Q6 Mr Leech: You have just given an example of postal services, that you were worried about but you have managed to sort out the transition. Are there any examples of areas that you have been asked to take on, where you do not feel that you have had the expertise and have struggled to get the expertise to deal with that area of regulation?

Ed Richards: Not so far. Not in terms of expertise. One of the advantages of Ofcom is that it has a critical mass. It is of a size and has a diversity of tasks that means we can attract pretty good people, in a way which perhaps smaller regulators find it difficult to do. That side of things has been all right. There are challenges in the DEA area of online copyright infringement. Essentially, the most difficult skills challenge there is attracting people who really understand IP networks, because if you really understand IP networks, you typically will be working for one of the big tech companies, and they will typically be offering you a huge amount more money than we will offer you. That is the area where we really have conversations with people in which they say, "Look, if you are in that ballpark, I’m not even contemplating it." So we have a severe skills challenge in that area, where we are essentially crossing over with the labour market for the tech companies. But we found a way through that and in that area, as you will know, everything has been delayed quite considerably, so we have been able to cope.

Q7 Mr Leech: So your concern about getting bigger is not necessarily about getting bigger, but is about not necessarily having the skills to deal with the new area of responsibility?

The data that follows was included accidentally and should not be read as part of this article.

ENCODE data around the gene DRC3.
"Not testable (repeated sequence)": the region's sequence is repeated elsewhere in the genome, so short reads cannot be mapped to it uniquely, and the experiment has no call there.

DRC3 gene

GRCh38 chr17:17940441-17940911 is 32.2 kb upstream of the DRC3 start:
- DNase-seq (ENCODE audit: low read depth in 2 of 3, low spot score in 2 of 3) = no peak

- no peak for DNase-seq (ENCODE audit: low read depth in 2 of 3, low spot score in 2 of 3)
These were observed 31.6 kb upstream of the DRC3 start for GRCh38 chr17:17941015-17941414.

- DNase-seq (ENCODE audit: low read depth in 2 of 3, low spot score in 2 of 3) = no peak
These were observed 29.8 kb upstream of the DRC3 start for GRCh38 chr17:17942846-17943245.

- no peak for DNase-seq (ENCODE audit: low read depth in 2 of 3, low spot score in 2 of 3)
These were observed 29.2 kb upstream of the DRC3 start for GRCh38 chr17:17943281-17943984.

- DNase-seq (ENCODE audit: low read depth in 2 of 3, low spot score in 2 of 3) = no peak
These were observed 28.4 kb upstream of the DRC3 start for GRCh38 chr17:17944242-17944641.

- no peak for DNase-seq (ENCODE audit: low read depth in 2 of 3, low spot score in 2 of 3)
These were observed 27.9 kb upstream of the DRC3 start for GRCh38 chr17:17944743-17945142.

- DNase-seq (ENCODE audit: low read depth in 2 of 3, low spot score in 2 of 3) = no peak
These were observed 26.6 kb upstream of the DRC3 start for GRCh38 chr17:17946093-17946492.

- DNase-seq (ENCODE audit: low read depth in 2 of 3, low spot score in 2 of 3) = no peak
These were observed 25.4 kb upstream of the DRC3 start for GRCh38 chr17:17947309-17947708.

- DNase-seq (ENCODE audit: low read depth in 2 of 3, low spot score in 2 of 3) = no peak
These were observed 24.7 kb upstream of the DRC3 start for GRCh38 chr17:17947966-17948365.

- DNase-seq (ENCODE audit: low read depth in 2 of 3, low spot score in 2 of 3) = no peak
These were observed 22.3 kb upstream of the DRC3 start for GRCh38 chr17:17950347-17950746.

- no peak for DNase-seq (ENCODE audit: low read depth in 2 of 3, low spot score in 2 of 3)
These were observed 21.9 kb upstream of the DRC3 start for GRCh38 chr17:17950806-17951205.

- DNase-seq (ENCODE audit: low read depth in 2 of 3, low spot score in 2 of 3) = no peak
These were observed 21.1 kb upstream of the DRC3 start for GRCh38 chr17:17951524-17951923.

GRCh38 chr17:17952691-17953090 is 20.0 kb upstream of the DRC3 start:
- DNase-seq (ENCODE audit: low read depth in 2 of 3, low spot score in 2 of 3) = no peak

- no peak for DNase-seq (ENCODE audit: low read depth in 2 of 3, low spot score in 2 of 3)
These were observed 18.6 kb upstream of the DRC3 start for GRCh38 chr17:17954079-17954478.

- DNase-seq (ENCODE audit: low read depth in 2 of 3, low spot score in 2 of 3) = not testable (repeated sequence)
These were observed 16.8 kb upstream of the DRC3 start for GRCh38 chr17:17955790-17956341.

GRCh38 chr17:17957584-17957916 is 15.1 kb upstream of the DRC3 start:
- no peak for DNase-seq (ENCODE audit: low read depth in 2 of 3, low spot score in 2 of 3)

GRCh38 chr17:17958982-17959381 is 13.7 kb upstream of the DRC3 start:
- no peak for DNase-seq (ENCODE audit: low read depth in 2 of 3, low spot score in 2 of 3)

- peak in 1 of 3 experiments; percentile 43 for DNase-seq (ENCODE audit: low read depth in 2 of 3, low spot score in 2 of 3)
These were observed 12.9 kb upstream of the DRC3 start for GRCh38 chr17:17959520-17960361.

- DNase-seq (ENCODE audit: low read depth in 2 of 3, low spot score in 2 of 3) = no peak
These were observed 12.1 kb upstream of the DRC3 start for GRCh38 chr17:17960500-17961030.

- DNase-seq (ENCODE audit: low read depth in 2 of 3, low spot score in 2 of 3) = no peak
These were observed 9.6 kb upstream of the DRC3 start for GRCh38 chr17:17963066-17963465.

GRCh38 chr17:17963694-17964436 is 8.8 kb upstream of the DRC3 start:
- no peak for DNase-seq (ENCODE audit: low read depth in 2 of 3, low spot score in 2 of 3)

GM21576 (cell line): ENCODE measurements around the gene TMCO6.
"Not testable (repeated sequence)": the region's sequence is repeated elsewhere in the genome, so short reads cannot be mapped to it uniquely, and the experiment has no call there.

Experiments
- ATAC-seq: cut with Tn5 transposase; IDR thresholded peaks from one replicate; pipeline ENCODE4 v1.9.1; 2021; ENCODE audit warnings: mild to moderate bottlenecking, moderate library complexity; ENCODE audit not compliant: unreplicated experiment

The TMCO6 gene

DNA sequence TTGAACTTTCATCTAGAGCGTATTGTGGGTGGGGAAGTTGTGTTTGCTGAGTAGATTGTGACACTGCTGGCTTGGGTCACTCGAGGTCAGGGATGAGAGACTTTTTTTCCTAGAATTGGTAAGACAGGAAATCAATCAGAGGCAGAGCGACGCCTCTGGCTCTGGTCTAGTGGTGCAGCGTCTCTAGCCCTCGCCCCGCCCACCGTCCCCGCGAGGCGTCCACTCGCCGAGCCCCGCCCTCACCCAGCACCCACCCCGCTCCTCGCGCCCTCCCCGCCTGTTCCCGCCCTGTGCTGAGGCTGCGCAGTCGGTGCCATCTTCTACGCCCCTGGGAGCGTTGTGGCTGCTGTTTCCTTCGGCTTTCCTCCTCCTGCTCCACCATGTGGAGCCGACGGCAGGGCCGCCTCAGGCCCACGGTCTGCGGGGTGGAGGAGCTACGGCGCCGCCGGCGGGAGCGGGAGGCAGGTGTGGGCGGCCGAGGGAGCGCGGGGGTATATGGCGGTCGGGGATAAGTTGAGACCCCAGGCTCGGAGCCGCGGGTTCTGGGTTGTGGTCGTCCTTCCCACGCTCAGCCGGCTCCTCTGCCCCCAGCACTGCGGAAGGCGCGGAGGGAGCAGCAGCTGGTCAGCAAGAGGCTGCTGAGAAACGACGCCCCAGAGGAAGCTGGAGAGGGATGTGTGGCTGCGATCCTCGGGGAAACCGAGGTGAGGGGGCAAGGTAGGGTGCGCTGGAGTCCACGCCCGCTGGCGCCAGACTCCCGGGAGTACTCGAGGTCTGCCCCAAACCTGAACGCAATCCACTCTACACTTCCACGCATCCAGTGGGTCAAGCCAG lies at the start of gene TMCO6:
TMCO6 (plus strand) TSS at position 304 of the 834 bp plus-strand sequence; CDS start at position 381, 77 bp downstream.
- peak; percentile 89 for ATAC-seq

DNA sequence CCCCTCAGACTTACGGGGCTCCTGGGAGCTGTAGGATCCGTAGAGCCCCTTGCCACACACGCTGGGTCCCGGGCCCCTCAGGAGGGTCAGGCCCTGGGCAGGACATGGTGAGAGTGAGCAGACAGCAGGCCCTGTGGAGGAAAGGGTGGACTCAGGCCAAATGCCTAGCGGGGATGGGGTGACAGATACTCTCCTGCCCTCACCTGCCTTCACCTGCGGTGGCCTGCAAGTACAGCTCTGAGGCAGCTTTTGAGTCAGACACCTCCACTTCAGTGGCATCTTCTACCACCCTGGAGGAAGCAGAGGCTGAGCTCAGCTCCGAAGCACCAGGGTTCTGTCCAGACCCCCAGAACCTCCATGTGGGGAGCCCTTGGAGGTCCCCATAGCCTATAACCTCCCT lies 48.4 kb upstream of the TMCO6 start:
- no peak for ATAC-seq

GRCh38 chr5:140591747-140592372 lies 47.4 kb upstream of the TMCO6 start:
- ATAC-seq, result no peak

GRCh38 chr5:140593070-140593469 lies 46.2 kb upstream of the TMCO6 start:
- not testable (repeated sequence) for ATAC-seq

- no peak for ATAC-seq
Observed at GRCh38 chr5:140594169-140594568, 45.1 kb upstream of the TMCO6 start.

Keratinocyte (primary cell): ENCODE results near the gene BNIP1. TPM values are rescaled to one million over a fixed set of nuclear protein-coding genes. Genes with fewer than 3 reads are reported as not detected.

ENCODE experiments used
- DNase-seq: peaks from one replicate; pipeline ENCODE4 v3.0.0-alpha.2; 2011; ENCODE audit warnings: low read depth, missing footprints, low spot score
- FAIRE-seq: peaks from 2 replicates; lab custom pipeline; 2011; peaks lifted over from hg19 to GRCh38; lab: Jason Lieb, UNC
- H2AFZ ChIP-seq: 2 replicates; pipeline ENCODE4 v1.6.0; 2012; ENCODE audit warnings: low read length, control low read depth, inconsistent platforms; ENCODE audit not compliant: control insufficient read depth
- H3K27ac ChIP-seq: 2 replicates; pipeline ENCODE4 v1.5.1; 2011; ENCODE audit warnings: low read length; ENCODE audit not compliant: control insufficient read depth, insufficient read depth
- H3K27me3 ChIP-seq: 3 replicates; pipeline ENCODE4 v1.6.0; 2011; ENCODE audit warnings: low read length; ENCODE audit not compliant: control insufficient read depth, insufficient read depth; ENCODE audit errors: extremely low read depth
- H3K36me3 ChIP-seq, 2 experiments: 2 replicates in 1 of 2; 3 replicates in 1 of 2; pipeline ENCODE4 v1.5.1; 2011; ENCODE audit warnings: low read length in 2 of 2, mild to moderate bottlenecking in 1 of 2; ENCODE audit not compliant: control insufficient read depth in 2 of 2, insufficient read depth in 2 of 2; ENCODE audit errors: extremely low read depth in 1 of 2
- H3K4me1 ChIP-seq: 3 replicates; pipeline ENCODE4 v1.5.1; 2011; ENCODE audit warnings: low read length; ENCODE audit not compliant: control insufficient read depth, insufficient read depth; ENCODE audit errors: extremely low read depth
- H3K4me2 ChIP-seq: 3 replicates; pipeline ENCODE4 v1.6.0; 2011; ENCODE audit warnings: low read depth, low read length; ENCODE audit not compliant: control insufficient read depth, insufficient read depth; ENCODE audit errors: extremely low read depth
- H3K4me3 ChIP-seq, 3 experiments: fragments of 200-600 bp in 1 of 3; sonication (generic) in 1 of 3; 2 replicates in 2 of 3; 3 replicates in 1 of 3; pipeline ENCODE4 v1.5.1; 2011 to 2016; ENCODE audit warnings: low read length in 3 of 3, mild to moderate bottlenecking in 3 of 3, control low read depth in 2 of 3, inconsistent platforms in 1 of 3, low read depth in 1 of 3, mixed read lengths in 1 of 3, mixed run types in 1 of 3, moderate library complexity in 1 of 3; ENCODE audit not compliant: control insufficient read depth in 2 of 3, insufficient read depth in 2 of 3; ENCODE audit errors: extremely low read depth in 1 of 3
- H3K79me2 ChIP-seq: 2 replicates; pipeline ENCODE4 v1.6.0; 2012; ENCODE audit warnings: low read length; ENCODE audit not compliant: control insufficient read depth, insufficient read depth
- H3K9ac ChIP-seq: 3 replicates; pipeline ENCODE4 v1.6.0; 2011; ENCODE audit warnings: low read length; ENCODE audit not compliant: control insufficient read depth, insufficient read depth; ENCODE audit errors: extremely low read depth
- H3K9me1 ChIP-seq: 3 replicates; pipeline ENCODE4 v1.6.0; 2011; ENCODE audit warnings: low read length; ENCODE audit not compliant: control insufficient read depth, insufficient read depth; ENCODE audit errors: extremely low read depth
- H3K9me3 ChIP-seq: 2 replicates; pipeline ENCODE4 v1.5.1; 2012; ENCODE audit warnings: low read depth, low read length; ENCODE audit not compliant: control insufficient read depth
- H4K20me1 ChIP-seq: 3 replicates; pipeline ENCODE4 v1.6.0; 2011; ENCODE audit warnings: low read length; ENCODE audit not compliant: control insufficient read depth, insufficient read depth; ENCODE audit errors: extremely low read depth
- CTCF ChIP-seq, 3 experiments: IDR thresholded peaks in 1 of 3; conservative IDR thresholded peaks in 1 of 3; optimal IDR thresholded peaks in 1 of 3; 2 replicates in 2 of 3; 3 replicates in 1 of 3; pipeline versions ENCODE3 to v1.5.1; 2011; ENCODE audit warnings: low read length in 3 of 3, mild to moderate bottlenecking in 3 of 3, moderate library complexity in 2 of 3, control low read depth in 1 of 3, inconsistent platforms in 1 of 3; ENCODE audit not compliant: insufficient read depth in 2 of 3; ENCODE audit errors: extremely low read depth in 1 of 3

Ed Richards: No. It could be about skills, but that is less likely. Every decision of any real consequence or significance goes in some form to our board. There is a limited amount of board time; there is a limited amount of capacity. We need to know that the range of issues that we are dealing with is something that ultimately the board can assess properly, treat seriously and come to a wise decision on. In part, one of the things we are saying is, we just need to make sure we have a manageable set of issues. Some of the issues we deal with, as you all know very well, are highly controversial, and need very serious deliberation and time and space to do that. The greater the number of those issues, inevitably, the more pressure on the bottleneck up through the senior executive team, through to the board.

Perhaps financial services, I guess, but outside of financial services we probably have the biggest collection or range of controversial, difficult issues, either through their economic magnitude or through their public sensitivity. We are very conscious of making sure that we can do a good job with those. It is less about attracting skills. There is a resource dimension to it of course-in an era of restraint and austerity, and where budgets are under pressure-but it is not just that. It is also about the capacity at the most senior level of the organisation to assess and deliberate effectively on what are highly controversial or highly material, highly valuable decisions.

Q8 Mr Leech: Are there any responsibilities that, even now, having taken them on and dealt with them, you would have chosen to get rid of if you had the opportunity to?